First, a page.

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Jewelry Industry Retains Ability to Exploit Precious Corals

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Jewelry producers have escaped an international measure that would have limited their ability to make jewelry out of red and pink corals. Environmentalists had been seeking to protect the corals, a building block of the ocean ecosystem, under a treaty known as the Convention on International Trade in Endangered Species of Wild Flora and Fauna (CITES). Unfortunately, at a recent meeting in Doha, Qatar of the 175 countries belonging to CITES, a measure to protect the corals did not receive the necessary votes – meaning that jewelers and their customers now have a special responsibility to take a stand against the use of red and pink corals in jewelry.

 

Red and pink corals are a reef-forming coral variety found mostly in the Mediterranean and Pacific. Coral reefs are sometimes thought of as the rain forests of the sea. Formed when coral species, including red and pink corals, secrete exoskeletons made of calcium carbonate, they provide breeding grounds and critical habit for marine wildlife. Coral reefs also provide immense benefits for humans. Their ecological richness supports tourism and fishing; they protect shorelines from tsunamis and storm surges; and they hold promise as a source of life-saving medicines.

 

Sadly, the world’s coral reefs are being destroyed at an alarming rate due to climate change, ocean acidification, pollution, and other human-created threats. On top of all these challenges, red and pink corals are under stress for another reason: people are deliberately stripping them from the ocean and using their beautiful skeletons to make jewelry and home décor. Artisans in countries such as Italy and Croatia have long made luxury jewelry out of red and pink corals; a necklace made of red coral can fetch $25,000 or more. Elsewhere, in countries such as China and Taiwan, red and pink corals are used to make inexpensive decorations and souvenirs.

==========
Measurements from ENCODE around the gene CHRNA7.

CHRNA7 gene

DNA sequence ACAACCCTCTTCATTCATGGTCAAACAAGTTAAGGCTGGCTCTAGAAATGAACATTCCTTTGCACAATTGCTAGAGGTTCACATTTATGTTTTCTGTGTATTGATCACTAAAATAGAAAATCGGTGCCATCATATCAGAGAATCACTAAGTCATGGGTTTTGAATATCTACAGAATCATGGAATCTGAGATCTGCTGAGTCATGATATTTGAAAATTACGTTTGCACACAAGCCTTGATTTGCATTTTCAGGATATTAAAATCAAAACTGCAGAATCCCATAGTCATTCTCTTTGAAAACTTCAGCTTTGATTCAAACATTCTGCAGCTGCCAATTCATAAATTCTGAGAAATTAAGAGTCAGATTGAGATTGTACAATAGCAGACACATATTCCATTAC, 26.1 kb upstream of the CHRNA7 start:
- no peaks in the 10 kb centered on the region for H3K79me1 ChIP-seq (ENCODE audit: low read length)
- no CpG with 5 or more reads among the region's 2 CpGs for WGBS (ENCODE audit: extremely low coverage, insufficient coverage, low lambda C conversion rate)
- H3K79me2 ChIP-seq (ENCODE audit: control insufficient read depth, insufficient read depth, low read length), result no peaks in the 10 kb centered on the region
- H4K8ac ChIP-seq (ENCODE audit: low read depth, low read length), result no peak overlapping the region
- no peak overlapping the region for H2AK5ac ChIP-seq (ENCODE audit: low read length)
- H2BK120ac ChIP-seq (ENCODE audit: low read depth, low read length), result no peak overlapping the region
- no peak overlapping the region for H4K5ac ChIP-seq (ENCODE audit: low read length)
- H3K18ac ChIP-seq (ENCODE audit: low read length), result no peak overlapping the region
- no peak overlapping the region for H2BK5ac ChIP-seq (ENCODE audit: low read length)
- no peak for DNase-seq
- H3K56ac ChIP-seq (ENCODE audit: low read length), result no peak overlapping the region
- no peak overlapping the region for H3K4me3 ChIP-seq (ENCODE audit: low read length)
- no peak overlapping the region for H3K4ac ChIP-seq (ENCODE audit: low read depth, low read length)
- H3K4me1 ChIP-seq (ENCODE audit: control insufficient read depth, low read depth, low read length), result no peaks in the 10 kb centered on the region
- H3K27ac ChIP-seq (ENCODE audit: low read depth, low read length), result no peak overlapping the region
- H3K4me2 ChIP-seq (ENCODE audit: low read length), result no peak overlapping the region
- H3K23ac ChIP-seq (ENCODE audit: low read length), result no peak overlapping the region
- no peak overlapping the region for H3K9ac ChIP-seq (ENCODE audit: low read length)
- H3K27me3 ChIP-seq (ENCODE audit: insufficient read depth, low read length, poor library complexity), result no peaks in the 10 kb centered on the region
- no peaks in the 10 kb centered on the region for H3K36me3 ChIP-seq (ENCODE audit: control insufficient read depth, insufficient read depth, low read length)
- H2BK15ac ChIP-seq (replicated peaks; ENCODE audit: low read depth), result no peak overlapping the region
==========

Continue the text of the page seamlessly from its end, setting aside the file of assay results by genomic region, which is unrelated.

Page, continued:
Many of the factors stressing coral reefs, such as climate change, are difficult to address. However, one comparatively easy step would be to stop, or reduce, the harvesting of red and pink corals. Seaweb, an organization dedicated to protecting the oceans, has launched the “Too Precious To Wear Campaign” to fight for the protection of corals and to educate the public about the harm done to coral reefs by overharvesting. One of the campaign’s major goals has been to gain protection for red and pink corals under CITES. The measure at the recent CITES conference would not have banned trade in red and pink corals, but it would have restricted the trade and provided essential monitoring and oversight.

 

Apparently, short-term economic concerns held sway at the conference. Although countries voted to restrict trade in some species, such as an endangered Iranian salamander, they voted against protections for blue fin tuna, several species of shark, polar bears, and red and pink corals. The next CITES conference will not be held until 2013. With no action forthcoming to protect red and pink corals under CITES, it is now more important than ever for jewelers and jewelry-purchasers to refuse to participate in the selling of coral jewelry. “It is now up to the jewelry and design industries, and their customers, to act where governments have failed,” stated Kristian Teleki, vice president of science initiatives for SeaWeb, in a press release.

 

As the leading provider of ethical origin jewelry, Brilliant Earth is a strong supporter of the Too Precious to Wear Campaign. We urge jewelry consumers not to purchase coral jewelry and to support the campaign by signing the “Coral Pledge.” If enough jewelry vendors and consumers say no to coral jewelry, it may still be possible for red and pink corals to survive.

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